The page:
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    A wooden ruler in water? Better have a good varnish on it or the expansion will not occur only from the temperature change but from the swelling as well. A plastic one that doesn't get soft at 100C would be an ok choice, a metal ruler would be the easiest to find the coefficient of expansion on and the likely best choice.

    And is it that much more difficult to use regular english instead of some text-chat garbage?
     
  7. May 6, 2004 #6
    by stander u said... jsl dsi kekhjtnc kskut a 1 - 30 ppm aldi l.e,.ma.. But, if you want a number for the exercise you're working on, a ma lei ma;'adliujmm ,, a; apr a; 10 ppm/K.

    i have no possible idea of what you are talking about. could you please state what you are saying more clearly again please.thank you.
     
  8. May 6, 2004 #7

    Doc Al

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    f u cn rd ths

    Ah... so you do speak english!

    Who knows what you are looking for, since you are too lazy to write clearly. I'm guessing that you would like to estimate the possible error in length measurements due to thermal expansion of your wooden ruler? Well... get two rulers and measure the expansion yourself. Keep one at room temperature, then cool the other and compare them. Then heat it and compare. That will be more useful that any book value.

    Why are you using a wooden ruler in water anyway?
     
  9. May 6, 2004 #8
    Thank you Doc Al, i never actually thought of doing that. Well i am investigating Charles Law. Using the method of achieving an extrapolation for absolute zero by obtaining the change in volume of a column of gas in a capillary tube as the pressure is being kept constant as the temperature is being decreased. As volume is proportional to the length i am using a wooden ruler to measure the change in length. I decided to use wood rather than steel or aluminium due to these materials being good conductors of heat. Plastic would melt near 100degreeC, so i decided to use hard wood. I have found out the co-efficient of Hard Wood, but now i need an equation which shows me the expansion when i have increased the temperature from 0-100degreecC. My initial length of the mercury thread was 54mm which is used to keep pressure constant and also a marker for the indication of the length rise. So DocAl would you be so kind as to state the equation for this. I know this is a crude experiment to do to find absolute zero but it is sufficient for my coursework. Thank You.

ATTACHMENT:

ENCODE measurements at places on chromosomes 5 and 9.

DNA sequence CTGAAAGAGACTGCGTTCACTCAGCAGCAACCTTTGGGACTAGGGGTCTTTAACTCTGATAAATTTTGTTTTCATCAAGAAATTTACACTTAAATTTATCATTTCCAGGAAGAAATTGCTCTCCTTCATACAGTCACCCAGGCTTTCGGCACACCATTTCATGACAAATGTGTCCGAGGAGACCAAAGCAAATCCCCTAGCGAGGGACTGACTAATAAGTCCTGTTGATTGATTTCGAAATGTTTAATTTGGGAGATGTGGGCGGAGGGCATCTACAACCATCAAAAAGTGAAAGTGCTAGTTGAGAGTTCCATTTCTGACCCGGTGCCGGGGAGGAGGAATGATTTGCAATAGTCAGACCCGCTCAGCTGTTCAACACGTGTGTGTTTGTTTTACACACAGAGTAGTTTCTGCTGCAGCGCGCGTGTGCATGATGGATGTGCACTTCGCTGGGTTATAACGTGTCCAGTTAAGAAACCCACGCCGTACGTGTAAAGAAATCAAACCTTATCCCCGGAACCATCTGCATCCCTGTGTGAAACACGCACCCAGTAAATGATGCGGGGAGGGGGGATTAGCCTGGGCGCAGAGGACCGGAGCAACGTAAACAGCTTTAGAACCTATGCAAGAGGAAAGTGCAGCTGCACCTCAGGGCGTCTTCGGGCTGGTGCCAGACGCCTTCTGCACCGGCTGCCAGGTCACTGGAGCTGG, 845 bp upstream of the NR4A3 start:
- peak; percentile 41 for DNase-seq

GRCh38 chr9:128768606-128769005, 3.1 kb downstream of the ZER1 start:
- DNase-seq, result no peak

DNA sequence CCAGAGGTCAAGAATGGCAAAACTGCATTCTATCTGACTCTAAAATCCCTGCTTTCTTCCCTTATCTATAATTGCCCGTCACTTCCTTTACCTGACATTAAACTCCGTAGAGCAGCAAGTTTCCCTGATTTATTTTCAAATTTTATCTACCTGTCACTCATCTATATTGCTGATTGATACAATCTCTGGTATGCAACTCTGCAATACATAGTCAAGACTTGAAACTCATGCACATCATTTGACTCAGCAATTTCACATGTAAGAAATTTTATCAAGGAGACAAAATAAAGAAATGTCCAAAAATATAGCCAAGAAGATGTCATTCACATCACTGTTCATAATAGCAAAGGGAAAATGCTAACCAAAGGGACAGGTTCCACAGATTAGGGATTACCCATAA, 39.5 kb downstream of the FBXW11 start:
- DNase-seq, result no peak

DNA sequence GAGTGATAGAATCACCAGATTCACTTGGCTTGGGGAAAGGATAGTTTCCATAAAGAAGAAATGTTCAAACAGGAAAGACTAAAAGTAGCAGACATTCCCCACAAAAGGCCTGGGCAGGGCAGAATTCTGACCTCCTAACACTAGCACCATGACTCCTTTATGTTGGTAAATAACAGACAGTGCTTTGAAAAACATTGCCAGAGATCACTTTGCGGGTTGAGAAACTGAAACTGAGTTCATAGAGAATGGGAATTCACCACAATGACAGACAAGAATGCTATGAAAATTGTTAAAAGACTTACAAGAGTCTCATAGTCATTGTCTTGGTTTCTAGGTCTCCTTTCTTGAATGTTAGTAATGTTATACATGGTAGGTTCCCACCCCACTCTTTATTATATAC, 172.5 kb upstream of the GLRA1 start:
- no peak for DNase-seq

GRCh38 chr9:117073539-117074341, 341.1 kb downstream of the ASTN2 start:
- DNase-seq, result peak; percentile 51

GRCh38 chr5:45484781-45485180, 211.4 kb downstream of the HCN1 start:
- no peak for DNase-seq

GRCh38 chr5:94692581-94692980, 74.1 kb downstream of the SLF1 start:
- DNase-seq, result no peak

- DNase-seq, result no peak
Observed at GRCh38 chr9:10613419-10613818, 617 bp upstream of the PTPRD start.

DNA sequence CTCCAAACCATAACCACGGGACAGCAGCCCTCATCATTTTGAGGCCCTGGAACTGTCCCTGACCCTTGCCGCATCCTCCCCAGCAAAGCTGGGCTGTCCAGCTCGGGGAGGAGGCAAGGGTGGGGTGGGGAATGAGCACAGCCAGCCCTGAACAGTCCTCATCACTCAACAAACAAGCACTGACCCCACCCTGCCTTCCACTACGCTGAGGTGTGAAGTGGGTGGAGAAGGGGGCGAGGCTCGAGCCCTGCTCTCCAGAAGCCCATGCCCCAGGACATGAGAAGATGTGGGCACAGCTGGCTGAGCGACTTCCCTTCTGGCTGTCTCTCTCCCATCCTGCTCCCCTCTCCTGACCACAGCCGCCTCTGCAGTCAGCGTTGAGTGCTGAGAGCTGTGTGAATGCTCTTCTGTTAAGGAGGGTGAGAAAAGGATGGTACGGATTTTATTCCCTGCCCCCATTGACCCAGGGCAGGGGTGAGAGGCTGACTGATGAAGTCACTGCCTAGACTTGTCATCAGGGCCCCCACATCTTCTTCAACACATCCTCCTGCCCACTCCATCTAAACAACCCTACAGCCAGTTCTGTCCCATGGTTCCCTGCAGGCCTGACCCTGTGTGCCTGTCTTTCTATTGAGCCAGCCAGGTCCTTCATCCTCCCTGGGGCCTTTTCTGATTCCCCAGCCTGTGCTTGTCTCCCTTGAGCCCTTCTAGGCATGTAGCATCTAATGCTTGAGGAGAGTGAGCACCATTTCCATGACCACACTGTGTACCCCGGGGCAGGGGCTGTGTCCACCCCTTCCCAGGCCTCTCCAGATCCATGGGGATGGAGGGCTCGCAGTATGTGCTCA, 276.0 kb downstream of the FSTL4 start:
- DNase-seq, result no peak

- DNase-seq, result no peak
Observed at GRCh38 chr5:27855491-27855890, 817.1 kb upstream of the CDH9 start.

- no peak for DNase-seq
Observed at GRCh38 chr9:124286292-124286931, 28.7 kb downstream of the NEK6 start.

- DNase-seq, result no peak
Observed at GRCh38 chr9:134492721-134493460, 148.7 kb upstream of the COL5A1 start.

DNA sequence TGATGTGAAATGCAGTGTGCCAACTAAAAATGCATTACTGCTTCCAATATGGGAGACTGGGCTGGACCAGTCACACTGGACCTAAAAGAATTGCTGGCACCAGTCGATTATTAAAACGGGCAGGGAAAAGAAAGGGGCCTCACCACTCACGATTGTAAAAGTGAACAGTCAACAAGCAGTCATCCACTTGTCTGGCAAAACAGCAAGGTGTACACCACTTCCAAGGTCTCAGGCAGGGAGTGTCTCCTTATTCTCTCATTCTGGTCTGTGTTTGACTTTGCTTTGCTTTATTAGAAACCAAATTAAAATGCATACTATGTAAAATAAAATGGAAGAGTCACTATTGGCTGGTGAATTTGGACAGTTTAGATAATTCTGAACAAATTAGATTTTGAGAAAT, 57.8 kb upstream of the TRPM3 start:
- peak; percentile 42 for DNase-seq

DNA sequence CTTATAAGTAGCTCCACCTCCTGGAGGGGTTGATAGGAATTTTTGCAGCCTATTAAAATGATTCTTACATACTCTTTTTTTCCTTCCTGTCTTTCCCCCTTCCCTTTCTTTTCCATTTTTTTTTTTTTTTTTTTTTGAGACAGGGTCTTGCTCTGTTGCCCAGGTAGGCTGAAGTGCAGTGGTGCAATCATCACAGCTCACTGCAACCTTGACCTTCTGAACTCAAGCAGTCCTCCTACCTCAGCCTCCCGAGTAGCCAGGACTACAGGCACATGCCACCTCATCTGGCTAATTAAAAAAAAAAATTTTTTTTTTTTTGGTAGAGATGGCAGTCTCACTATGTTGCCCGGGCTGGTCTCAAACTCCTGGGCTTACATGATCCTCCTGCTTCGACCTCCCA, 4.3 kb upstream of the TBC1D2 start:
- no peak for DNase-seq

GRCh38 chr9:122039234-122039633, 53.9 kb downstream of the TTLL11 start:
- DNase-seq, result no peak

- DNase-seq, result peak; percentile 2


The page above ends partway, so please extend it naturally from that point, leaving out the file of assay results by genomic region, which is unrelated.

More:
Sorry about the abbreviations in the initial question, i did not know people would take offense to it. Thank You.
     
  10. May 6, 2004 #9

    Doc Al

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    Try this, where α is the coefficient of expansion:
    [tex]\Delta L = \alpha L_0 \Delta T[/tex]
     
  11. May 6, 2004 #10